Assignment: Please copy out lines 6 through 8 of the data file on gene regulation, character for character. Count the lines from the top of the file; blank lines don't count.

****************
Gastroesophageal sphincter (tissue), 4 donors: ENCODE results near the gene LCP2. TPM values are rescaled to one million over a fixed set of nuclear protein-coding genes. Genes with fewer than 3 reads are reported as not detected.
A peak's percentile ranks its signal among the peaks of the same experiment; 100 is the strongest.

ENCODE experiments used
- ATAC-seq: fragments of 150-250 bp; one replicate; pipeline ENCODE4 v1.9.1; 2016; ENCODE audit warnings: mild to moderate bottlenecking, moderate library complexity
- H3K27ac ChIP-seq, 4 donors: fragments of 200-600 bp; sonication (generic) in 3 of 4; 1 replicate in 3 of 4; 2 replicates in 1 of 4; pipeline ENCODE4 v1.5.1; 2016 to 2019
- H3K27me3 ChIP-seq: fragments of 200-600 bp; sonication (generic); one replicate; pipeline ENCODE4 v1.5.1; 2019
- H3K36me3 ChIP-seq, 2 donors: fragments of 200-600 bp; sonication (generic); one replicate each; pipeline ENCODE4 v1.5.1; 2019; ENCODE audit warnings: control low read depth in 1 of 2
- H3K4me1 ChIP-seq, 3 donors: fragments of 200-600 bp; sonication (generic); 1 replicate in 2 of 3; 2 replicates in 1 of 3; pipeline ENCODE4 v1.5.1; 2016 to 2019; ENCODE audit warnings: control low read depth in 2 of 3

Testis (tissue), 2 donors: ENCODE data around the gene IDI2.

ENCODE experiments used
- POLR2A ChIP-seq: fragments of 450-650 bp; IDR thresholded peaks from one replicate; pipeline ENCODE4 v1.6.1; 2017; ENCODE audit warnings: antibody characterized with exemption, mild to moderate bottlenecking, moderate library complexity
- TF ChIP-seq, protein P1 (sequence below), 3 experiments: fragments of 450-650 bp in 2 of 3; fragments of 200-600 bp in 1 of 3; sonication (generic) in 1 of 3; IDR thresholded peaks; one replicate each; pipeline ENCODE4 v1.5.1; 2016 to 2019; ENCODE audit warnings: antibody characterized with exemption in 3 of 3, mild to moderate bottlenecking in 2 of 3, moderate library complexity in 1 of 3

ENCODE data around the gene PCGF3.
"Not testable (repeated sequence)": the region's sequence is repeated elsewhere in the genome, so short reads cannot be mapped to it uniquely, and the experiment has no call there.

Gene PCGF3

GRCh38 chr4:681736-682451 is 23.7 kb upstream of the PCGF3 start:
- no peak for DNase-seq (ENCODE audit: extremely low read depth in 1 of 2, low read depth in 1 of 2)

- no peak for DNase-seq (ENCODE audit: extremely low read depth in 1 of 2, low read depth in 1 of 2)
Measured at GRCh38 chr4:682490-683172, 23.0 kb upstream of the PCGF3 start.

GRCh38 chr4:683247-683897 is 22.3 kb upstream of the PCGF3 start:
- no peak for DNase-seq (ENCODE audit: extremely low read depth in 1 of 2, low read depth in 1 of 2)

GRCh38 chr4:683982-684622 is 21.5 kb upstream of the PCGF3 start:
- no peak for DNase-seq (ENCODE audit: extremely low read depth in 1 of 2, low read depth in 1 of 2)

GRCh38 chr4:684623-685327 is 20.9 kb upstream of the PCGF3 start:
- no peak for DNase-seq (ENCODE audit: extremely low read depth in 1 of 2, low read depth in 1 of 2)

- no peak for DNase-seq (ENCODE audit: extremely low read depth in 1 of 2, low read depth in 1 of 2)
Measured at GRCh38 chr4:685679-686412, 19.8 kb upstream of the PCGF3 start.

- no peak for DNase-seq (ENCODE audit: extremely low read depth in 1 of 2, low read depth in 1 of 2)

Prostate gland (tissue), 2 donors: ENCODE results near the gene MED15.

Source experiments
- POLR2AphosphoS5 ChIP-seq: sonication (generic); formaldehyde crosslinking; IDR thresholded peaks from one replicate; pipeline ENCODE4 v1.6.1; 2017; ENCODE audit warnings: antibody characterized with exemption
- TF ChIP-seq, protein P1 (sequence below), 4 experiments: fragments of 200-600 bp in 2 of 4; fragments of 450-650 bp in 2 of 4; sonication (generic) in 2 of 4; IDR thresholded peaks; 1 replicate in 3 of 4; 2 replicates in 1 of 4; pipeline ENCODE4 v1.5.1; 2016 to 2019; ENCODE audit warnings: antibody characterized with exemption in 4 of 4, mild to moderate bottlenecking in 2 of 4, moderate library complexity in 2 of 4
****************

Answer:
- H3K27me3 ChIP-seq: fragments of 200-600 bp; sonication (generic); one replicate; pipeline ENCODE4 v1.5.1; 2019
- H3K36me3 ChIP-seq, 2 donors: fragments of 200-600 bp; sonication (generic); one replicate each; pipeline ENCODE4 v1.5.1; 2019; ENCODE audit warnings: control low read depth in 1 of 2
- H3K4me1 ChIP-seq, 3 donors: fragments of 200-600 bp; sonication (generic); 1 replicate in 2 of 3; 2 replicates in 1 of 3; pipeline ENCODE4 v1.5.1; 2016 to 2019; ENCODE audit warnings: control low read depth in 2 of 3